Hinson v. Maryland Transit Administration (MTA) Rail et al

Filing 68

MEMORANDUM OPINION. Signed by Judge Deborah K. Chasanow on 12/6/2017. (sat, Chambers)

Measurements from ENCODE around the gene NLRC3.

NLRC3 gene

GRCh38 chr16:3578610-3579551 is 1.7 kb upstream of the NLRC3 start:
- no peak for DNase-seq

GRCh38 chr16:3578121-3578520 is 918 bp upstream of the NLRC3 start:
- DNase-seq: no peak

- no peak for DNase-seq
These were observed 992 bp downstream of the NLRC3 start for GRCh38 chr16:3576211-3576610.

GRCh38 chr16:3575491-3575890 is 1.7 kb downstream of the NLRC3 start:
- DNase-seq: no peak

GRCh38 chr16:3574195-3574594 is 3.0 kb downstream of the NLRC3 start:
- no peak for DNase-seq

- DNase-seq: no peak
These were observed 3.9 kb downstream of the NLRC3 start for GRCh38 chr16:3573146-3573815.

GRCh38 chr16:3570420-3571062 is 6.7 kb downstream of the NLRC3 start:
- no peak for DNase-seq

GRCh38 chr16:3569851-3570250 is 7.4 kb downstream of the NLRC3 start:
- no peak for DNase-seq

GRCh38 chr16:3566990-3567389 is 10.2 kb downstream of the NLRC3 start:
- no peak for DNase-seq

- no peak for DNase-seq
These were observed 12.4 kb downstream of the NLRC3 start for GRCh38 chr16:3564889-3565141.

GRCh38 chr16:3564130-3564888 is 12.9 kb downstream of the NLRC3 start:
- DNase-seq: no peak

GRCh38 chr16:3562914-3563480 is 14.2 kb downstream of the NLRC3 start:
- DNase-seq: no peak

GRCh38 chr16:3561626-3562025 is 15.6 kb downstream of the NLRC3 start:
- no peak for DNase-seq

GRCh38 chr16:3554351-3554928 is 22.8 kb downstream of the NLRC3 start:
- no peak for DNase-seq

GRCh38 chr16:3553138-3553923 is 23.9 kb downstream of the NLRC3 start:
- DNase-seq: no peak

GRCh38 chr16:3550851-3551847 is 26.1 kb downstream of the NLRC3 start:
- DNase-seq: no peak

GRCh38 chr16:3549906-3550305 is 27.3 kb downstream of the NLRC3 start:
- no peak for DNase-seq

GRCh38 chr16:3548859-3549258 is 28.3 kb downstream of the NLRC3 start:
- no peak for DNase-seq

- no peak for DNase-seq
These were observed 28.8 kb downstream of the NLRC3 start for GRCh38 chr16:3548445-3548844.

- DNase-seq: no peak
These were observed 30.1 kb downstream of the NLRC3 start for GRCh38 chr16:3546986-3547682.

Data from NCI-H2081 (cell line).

Download PDF